Lyndon “Lyn” Williams, chairman of the Goldsmith Society, sent this wonderful album of composer photos which I’ve posted at Facebook (nine in all). Here he is in 1998 with James Horner at the Back to Titanic recording sessions. Lyn actually sent this album to us in 2009, when I guess it got lost in all the excitement. But I was recently organizing my hard drive, was astonished to find the album, and emailed Lyn and he kindly reaffirmed his permission to share it. I have a lot
Live on tape on YouTube—my friend Charlie Vignola and I are back to talk about screenwriting. This week we look at some loglines tweeted from the Black List website of amateur scripts they recommended and walk through the thought process of actual executives (Charlie spent 30 years working for Jerry Bruckheimer!) if they encountered these tweets, what they’d actually be interested in reading. What’s the secret sauce? Concept!
I noticed some folks on our message board discussing the 2003 Thunderball CD (with the expanded track list, which I put together for EMI) and trying to figure out how much is still unreleased. I don’t know if this will make matters better or worse, but here are two pages of notes I found from my work on that project: Forgive my rather obnoxious, cursory notes (“zzzzzzzz”) and my terrible handwriting. The cue sheet (and, I presume, the written scores, which are long lost) have
Above is a pic of Gordon Parks, who directed Shaft and Shaft’s Big Score! but had a rich and consequential life well beyond that. When we did the 3CD set we called the Shaft Anthology: His Big Score and More! (now out of print)—containing the original soundtrack to Isaac Hayes’ Shaft (distinct from to the LP recording), the complete Shaft’s Big Score! by Parks, and Johnny Pate’s music for the short-lived Shaft TV series—we unearthed some controversy about the second of those
Here’s a pretty amazing find: a 30-minute behind-the-scenes look at the making of the 1972 Alice’s Adventures in Wonderland, with a song–score by John Barry (music) and Don Black (lyrics). The Barry section starts at 7:45 and is a great chance to see him in his element (moviola, piano, music scores) circa 1972. I got to meet Barry but towards the end of his career. I’m always fascinated by photos and footage of our composer heroes when they were young and vibrant and had so m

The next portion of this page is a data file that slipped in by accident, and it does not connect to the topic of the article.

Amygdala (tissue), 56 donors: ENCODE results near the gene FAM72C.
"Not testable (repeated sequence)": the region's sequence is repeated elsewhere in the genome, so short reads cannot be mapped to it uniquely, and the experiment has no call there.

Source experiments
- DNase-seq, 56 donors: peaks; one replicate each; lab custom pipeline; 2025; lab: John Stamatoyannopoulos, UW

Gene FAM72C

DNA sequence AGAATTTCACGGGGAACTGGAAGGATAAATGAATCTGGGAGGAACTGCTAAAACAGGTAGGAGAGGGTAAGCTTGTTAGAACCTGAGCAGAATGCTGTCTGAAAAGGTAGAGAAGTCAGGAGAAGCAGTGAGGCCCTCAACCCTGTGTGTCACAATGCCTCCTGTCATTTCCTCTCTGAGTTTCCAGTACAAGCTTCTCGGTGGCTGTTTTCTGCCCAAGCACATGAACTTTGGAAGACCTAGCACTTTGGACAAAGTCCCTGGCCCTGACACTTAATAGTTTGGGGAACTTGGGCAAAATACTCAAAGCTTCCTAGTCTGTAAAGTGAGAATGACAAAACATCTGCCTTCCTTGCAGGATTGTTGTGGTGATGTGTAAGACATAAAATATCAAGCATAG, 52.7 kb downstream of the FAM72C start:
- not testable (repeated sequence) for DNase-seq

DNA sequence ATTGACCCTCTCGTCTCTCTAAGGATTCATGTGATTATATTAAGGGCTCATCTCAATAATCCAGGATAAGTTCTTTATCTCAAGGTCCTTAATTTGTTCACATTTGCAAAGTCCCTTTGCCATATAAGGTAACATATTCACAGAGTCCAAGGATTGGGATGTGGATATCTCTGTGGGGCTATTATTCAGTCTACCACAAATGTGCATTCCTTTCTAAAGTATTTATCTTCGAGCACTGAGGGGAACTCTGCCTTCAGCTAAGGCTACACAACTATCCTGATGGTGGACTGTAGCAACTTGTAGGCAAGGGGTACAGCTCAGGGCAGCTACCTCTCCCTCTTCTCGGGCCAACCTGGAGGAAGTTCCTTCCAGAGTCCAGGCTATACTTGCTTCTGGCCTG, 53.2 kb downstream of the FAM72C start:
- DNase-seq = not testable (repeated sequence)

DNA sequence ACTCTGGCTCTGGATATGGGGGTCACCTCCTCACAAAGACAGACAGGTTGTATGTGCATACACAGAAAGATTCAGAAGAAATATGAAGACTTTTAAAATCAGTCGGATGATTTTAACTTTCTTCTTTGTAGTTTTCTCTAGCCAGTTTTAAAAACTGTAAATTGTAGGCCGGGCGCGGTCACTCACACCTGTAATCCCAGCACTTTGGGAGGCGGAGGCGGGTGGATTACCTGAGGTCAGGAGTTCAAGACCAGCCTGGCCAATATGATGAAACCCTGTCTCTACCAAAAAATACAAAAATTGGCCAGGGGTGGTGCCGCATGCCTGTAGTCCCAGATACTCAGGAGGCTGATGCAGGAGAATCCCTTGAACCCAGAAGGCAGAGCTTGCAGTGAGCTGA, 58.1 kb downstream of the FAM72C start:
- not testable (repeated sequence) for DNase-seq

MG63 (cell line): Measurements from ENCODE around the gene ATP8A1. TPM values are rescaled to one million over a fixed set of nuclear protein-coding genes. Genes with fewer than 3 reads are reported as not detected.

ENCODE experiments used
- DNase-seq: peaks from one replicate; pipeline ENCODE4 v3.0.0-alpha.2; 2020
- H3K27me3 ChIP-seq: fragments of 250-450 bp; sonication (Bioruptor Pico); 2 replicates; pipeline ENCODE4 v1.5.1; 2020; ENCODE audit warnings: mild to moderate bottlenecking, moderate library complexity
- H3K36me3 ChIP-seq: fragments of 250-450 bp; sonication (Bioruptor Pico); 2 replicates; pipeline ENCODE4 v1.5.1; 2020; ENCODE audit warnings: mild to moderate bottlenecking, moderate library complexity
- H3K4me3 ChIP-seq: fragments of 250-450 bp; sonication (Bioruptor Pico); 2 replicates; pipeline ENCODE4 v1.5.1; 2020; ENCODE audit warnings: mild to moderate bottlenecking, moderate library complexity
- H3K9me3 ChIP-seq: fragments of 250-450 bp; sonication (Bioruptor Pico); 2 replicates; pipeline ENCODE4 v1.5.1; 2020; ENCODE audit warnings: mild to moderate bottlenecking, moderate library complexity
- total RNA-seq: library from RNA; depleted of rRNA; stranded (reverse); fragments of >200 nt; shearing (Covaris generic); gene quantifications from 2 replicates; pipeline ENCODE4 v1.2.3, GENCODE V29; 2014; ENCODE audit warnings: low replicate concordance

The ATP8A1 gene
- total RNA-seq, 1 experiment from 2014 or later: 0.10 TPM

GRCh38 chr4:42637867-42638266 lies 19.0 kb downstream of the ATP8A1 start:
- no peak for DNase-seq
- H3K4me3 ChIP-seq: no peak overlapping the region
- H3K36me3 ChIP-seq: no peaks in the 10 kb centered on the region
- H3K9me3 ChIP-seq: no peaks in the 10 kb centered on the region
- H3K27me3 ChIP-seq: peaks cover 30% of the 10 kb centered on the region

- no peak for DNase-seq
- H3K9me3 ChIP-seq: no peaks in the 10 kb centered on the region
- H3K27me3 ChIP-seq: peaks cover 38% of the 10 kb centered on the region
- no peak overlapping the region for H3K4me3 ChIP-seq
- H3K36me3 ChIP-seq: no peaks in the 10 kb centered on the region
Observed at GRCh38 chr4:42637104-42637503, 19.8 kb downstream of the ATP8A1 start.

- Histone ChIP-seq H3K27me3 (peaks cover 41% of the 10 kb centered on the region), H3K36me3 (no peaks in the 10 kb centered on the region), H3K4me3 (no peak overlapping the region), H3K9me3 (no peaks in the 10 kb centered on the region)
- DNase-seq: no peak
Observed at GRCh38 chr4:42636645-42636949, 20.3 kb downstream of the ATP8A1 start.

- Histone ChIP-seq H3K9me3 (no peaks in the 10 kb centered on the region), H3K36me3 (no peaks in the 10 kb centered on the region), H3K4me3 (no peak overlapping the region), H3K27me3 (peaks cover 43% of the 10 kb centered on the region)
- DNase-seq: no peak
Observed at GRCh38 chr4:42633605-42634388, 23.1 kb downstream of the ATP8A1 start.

My wife and I loved this crazy movie! As far as we’re concerned, it’s the first worthy successor to Idiocracy—skewering our dumb culture, dumber media and even dumber politics. It’s especially remarkable given that this type of big-budget farce is the easiest thing to make into a leaden disaster. I can’t recall how many amateur scripts I’ve read that try to write this kind of broad satire...and it’s just painful when it’s not done at this kind of ultra-high level. The secret
Film Score Monthly has endured as long as it has basically because of luck and the kindness of strangers: specifically, the luck I had in order to meet certain, very kind strangers! Almost all of the people who made the magazine and CDs were readers and fans who volunteered their services and became trusted long-time collaborators. Chief among them is Joe Sikoryak, our fabulous art director, who designed every one of our magazines after 1998, and the entirety of our CD catalo